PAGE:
According to McKinsey & Company, semiconductor companies can lose millions of dollars through yield losses. Yield losses are the losses that occur due to defects, rework, or scrap in the output of a machine or a process.
There are many ways semiconductor manufacturers can improve quality and output. However, given how complex and costly the manufacturing of integrated circuits can be, it is critical to strive for continuous improvement.
Quality Control and Yield
Several hundred chips are fabricated simultaneously on a wafer. We are not talking about delicious cookies; a wafer is typically a piece of silicon (one of the most abundant semiconductors available worldwide) or other semiconductor material, designed in the form of a very thin disc. Wafers are used to create electronic integrated circuits.
Wafers are processed together in groups called lots. Once the fabrication process is complete, each chip on every wafer is subjected to a series of functionality tests and is declared to be either good or defective.
After testing, analysis of the data for quality control and process-monitoring purposes typically focuses on overall lot level summary measures such as yield (the number of good chips in a lot) and the good-to-functional ratio (the number of good chips in a lot divided by the number of chips that work but do not meet specification limits).
While these measures are critical, they also assume that defects are distributed randomly both within and across wafers in the lot.
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How the Wafer Map Can Help
Understanding the lot level yield and analyzing root causes is the key to driving yield improvements. To gain deeper insights, by using a wafer map, an engineer can visualize whether or not defective chips display a systematic pattern or cluster.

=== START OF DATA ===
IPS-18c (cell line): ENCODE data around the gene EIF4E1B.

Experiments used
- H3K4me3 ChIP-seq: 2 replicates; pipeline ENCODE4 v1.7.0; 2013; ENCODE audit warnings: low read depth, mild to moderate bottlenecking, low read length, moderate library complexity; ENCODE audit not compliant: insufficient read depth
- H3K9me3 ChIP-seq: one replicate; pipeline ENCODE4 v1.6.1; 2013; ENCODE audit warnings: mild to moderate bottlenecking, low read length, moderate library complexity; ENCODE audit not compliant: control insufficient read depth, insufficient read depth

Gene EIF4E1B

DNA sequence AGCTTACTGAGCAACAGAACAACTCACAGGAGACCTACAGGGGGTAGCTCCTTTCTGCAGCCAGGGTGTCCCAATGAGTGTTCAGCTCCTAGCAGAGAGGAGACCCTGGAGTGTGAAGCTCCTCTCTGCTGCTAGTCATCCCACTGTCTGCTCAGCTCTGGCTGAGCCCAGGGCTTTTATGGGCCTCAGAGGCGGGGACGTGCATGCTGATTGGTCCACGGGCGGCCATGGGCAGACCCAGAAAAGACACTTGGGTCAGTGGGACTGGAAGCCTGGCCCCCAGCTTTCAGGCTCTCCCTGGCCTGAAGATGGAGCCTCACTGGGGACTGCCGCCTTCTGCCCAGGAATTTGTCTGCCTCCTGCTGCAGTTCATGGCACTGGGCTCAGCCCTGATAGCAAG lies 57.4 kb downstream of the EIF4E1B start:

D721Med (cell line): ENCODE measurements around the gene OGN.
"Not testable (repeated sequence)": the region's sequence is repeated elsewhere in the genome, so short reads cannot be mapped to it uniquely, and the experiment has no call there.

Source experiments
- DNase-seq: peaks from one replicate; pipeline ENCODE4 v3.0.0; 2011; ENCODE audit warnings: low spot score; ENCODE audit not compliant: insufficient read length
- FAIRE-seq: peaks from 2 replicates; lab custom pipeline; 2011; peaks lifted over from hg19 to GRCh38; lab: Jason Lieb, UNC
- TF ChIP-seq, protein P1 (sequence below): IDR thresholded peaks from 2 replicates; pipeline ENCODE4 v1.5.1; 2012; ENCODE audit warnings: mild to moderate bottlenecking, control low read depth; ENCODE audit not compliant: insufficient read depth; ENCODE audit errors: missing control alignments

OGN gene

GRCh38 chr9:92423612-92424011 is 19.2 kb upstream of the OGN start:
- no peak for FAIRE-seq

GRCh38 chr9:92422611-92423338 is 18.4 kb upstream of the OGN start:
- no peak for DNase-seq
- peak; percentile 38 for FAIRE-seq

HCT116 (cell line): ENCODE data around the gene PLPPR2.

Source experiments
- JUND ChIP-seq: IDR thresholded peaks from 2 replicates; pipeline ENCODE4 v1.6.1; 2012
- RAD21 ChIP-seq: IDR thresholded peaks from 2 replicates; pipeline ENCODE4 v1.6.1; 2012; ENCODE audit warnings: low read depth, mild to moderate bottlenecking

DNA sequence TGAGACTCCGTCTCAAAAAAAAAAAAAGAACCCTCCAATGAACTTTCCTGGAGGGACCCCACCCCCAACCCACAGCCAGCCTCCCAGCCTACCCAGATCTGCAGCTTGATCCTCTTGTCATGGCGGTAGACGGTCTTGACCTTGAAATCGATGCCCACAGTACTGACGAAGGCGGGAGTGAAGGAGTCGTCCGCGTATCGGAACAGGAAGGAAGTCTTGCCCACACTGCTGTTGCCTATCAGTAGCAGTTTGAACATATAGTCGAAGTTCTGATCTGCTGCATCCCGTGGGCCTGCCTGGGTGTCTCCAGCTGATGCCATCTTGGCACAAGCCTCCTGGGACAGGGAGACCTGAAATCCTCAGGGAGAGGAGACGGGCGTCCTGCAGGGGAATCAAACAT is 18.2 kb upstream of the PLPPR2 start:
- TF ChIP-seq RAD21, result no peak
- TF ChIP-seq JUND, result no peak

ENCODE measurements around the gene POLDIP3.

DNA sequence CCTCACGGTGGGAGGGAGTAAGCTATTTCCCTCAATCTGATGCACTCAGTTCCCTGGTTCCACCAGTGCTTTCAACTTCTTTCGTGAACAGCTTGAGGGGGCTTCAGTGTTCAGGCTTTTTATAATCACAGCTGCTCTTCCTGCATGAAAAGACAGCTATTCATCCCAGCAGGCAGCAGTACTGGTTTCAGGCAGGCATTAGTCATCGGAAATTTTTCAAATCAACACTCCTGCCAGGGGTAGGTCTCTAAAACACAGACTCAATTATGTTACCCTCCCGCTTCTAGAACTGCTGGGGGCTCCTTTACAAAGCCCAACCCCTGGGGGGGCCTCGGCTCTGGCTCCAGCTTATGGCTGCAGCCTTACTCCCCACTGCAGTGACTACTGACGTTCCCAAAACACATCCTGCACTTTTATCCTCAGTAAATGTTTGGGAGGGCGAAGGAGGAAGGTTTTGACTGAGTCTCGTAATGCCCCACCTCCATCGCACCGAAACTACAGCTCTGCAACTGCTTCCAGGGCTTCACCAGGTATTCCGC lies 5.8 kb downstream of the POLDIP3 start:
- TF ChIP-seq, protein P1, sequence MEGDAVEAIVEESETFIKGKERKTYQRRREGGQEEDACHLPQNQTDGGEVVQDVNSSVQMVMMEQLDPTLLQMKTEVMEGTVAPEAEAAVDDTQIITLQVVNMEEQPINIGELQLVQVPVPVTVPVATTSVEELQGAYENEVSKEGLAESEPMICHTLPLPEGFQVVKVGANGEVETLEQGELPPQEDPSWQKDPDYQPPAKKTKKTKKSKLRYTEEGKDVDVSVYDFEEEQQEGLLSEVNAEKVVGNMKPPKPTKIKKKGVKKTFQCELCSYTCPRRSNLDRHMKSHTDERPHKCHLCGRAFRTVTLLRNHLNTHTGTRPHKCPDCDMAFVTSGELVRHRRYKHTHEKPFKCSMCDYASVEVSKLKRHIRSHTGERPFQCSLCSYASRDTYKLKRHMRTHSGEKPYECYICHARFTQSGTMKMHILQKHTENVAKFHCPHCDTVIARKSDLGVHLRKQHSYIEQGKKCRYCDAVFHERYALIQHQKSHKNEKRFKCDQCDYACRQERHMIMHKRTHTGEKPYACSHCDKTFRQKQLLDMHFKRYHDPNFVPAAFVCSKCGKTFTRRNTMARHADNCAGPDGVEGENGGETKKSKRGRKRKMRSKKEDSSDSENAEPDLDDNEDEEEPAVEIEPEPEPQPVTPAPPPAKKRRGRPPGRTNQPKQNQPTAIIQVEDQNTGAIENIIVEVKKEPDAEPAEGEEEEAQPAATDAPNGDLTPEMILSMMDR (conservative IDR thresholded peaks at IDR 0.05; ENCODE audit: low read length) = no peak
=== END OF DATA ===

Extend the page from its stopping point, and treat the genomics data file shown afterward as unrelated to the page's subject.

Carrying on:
These spatial patterns may contain useful information about potential manufacturing problems that is missed by overall summary measures. According to Mark H. Hansen, Vijayan N. Nair and David J. Friedman who co-wrote the article “Monitoring Wafer Map Data from Integrated Circuit Fabrication Processes for Spatially Clustered Defects,” specific patterns may point to common problems. For example, if you see a ring of dead chips around the edge of the wafer, this may indicate an uneven temperature distribution during the rapid thermal annealing process. A checkerboard pattern of defective chips often indicates a malfunctioning stepper. Excess vibration in a machine may liberate enough particles to cause all the chips in some contiguous region of a wafer to fail. In general, clusters of defects can be classified as either particle or process related, with particle-related clusters being assignable to individual machines and process related clusters being attributable to one or more process steps not meeting specification requirements.
Above is an example of a wafer map - the ring of defects may suggest an uneven temperature distribution. In MSS
On the other hand, spatially random defects also may tell a story. For example, random defect densities tend to rise and fall with the overall cleanliness of the cleanroom. These can be reduced through a continuous improvement program of long-term, gradual improvement or perhaps by updating and upgrading equipment overhaul. Alternatively, spatially random defects may indicate that there is no problem with the process, but rather the materials.
The Wafer Map – An Important Quality Tool
Quality control in a complex manufacturing environment is complex too. Due to the costly nature of semiconductor manufacturing, any additional insights that can improve yield can drive significant cost savings. The Wafer Map is an additional tool in the quality engineer’s toolkit to identify root causes of problems faster.
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